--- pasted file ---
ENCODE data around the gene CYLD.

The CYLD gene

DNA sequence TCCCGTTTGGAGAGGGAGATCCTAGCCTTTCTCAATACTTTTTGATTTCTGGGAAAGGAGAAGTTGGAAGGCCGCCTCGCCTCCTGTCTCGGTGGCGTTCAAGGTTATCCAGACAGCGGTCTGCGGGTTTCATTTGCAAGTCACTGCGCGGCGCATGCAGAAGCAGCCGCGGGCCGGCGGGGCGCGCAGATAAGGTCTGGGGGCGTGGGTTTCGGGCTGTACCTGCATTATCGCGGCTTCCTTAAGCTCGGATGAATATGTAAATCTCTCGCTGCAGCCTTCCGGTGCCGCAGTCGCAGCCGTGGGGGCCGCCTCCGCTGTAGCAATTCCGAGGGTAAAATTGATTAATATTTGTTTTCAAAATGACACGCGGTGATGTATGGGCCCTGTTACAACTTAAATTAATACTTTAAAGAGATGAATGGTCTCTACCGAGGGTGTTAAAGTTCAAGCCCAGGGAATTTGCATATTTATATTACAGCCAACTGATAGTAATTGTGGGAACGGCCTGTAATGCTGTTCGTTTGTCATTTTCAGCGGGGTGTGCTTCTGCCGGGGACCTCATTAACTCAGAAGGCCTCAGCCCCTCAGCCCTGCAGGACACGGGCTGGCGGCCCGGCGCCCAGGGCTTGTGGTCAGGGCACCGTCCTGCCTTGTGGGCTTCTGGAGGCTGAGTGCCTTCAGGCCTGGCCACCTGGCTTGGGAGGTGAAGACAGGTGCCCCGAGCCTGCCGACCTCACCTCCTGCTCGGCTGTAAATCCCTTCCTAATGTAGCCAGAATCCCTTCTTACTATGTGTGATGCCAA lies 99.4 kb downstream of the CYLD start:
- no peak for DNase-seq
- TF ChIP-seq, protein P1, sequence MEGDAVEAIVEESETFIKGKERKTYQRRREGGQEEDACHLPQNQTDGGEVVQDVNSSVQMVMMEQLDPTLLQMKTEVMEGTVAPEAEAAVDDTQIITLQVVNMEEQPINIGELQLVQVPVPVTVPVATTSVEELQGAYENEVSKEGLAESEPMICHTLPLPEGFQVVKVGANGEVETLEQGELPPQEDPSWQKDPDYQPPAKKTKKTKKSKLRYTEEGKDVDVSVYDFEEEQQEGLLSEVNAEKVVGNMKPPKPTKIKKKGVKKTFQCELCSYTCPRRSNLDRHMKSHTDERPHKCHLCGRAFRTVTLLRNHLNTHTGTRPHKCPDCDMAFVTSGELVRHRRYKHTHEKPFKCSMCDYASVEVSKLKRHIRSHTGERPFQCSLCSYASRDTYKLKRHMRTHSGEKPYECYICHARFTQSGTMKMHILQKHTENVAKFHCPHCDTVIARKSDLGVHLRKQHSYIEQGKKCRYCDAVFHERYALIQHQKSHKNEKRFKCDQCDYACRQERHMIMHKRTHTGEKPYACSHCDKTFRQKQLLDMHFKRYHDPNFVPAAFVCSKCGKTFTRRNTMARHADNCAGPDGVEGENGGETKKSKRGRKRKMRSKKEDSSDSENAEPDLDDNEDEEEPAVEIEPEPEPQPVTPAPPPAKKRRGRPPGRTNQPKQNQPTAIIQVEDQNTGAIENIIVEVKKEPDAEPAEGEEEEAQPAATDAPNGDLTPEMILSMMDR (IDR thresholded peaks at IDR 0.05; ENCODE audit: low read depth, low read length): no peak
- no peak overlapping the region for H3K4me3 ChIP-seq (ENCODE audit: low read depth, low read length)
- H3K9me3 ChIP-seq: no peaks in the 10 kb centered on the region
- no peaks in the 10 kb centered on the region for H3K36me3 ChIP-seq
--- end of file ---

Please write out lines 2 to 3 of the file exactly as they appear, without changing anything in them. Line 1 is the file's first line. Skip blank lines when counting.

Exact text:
The CYLD gene

DNA sequence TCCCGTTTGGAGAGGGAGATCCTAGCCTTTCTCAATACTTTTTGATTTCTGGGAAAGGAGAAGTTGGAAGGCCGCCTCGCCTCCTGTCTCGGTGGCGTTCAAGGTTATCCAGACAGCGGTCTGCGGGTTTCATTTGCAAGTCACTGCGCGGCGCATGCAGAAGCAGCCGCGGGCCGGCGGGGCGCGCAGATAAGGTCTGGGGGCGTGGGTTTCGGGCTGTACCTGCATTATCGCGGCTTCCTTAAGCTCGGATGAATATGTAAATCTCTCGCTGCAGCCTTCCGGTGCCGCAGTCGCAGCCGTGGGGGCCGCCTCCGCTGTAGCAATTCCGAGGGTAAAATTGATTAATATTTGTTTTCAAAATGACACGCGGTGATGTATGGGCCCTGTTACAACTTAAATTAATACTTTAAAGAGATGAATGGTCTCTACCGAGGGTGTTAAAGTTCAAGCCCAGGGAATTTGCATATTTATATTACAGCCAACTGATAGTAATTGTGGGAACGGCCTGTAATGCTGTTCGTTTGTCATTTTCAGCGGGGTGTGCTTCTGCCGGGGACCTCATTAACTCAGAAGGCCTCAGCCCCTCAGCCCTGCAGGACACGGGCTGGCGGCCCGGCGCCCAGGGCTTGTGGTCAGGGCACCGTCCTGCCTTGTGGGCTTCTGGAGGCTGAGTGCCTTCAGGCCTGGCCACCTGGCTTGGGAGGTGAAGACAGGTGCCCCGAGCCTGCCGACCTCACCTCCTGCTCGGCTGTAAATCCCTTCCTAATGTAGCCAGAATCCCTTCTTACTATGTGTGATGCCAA lies 99.4 kb downstream of the CYLD start: